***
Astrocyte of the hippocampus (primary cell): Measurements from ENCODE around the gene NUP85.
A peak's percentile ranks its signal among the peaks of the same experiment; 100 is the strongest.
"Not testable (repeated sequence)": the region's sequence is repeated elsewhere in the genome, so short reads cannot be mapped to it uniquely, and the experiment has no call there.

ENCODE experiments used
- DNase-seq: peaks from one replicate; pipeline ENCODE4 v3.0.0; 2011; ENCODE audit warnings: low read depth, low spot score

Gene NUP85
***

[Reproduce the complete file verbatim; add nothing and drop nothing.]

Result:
Astrocyte of the hippocampus (primary cell): Measurements from ENCODE around the gene NUP85.
A peak's percentile ranks its signal among the peaks of the same experiment; 100 is the strongest.
"Not testable (repeated sequence)": the region's sequence is repeated elsewhere in the genome, so short reads cannot be mapped to it uniquely, and the experiment has no call there.

ENCODE experiments used
- DNase-seq: peaks from one replicate; pipeline ENCODE4 v3.0.0; 2011; ENCODE audit warnings: low read depth, low spot score

Gene NUP85